Wanda entered the derby world just two years ago, but it didn’t take her long to climb to the league’s highest echelons. After a few months with Wreckers, she was drafted by the Vaudeville Vixens. Three months later, she was tapped for a spot on the “all-star” travel team’s B-roster. This January, she earned a spot on the A-team. It takes most rookies a while to get the skating part down, let alone the ability to block and pass others while on wheels. But skating is what came naturally to Wanda. Before she was One Hit Wanda of the Vaudeville Vixens, she was Alisha Raabe ’14 of UW–Madison’s synchronized figure skating team.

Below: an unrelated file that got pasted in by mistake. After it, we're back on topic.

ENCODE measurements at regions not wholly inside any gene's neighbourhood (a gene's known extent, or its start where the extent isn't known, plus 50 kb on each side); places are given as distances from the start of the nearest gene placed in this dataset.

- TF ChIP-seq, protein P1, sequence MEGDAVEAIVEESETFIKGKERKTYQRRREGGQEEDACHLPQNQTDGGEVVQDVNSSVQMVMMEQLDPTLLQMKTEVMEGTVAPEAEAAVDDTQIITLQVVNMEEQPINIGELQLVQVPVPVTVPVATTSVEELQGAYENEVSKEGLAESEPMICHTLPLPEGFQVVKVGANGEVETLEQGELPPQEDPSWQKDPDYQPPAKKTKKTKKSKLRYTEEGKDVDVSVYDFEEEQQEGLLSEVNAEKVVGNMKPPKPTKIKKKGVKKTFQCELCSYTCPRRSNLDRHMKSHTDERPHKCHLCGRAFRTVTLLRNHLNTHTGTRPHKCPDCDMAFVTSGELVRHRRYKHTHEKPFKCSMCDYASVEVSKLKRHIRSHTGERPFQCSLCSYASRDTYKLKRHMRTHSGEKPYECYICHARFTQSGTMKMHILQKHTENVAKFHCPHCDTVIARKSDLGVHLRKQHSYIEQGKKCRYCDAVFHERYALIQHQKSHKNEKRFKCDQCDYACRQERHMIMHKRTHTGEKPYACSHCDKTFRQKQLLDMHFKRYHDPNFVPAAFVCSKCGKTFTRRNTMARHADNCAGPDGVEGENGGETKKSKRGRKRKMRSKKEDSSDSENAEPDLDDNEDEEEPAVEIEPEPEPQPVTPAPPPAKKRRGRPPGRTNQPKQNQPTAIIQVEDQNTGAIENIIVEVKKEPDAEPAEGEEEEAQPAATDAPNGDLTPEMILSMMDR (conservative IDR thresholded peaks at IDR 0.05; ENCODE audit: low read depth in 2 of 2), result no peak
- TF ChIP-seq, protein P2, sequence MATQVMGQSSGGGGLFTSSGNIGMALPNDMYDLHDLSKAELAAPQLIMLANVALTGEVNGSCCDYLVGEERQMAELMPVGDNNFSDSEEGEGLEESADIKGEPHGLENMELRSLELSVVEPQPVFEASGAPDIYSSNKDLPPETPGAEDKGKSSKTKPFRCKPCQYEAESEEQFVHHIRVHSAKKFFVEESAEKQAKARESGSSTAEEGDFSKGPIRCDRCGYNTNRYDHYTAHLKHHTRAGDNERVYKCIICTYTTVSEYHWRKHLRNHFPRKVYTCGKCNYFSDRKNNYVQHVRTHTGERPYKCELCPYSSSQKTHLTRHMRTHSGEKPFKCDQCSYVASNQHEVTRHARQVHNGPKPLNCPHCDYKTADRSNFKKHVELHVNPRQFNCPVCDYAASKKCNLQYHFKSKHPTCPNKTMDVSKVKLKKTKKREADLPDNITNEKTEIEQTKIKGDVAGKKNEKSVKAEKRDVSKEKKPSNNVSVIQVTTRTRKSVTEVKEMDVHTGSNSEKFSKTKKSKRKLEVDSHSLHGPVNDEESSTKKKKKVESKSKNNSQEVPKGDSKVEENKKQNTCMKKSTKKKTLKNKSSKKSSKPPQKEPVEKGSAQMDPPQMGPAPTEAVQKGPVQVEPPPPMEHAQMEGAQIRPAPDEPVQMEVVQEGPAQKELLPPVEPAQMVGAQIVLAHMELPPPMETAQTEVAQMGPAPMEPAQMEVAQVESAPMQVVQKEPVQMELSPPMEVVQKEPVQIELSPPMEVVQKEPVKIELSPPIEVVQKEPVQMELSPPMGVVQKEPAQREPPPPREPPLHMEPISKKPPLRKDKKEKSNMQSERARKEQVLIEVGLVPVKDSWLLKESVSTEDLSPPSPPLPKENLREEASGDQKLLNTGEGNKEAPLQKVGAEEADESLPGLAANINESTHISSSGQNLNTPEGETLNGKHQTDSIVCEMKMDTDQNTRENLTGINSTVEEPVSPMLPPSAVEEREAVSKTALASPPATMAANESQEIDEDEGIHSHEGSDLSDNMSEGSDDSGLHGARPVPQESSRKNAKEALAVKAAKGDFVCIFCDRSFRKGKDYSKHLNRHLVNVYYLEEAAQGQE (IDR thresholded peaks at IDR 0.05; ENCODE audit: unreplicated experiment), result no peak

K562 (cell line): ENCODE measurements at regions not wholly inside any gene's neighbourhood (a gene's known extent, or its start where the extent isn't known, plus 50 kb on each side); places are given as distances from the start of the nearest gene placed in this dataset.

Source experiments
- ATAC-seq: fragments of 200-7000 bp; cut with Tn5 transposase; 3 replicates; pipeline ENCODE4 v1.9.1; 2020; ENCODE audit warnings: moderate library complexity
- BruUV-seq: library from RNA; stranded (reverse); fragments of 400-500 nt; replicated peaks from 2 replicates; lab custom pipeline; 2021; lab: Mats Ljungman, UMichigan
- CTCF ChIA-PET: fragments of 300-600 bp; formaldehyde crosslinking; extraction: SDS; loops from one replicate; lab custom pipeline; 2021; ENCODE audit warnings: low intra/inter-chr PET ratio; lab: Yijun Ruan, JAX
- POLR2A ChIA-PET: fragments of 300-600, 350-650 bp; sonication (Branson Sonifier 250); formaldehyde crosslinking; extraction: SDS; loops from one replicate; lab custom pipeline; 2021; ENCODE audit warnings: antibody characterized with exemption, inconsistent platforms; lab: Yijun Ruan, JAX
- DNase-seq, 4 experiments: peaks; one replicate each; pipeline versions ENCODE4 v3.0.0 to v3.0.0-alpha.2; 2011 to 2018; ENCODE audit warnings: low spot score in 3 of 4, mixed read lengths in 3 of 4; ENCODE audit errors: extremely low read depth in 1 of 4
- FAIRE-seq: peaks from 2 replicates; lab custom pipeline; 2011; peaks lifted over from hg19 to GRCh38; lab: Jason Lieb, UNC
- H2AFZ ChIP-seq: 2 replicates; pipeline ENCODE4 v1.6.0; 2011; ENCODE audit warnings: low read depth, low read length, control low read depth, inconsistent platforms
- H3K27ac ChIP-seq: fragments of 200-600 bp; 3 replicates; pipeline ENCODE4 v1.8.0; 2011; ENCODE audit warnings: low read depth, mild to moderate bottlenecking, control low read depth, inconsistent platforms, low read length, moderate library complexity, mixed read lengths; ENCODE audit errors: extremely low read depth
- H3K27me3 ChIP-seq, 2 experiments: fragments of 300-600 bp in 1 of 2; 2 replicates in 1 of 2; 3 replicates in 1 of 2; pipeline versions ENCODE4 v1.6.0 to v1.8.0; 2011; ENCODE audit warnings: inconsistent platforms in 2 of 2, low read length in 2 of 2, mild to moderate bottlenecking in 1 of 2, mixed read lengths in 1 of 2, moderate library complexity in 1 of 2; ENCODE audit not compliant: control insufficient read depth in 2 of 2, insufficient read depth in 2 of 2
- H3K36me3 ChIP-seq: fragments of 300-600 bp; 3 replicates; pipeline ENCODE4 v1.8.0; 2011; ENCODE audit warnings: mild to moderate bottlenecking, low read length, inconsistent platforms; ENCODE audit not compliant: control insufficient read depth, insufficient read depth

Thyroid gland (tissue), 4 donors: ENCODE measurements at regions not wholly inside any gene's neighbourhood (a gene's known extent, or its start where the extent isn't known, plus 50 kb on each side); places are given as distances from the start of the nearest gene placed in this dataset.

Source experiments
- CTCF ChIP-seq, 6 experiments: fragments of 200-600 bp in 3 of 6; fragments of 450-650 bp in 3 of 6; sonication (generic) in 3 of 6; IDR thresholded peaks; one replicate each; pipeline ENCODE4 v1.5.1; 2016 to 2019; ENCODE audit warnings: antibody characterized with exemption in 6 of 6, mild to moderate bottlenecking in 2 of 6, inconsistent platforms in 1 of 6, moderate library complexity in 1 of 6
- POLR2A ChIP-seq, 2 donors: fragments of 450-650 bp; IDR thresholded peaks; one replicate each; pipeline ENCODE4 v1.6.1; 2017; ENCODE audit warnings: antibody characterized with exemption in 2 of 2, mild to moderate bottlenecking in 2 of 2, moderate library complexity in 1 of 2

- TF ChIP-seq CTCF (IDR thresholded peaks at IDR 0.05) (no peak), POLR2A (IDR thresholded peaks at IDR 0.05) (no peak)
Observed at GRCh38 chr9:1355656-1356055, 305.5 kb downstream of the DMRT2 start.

Raabe, who had been figure skating since she was three years old, didn’t feel ready to fully “retire” after graduation. Before her 2014 commencement, she stumbled across the 2009 film Whip It, which stars Kristen Wiig, Ellen Page, Drew Barrymore, and a smattering of B-list celebrities as a rough-and-tumble roller derby team. Interest piqued, Raabe did a quick Google search and found that Madison had a league. “I begged my skating friends to come to tryouts with me, but no one would go,” she laments. But by the time tryouts for the 2015 season came around, Raabe worked up the courage to go on her own.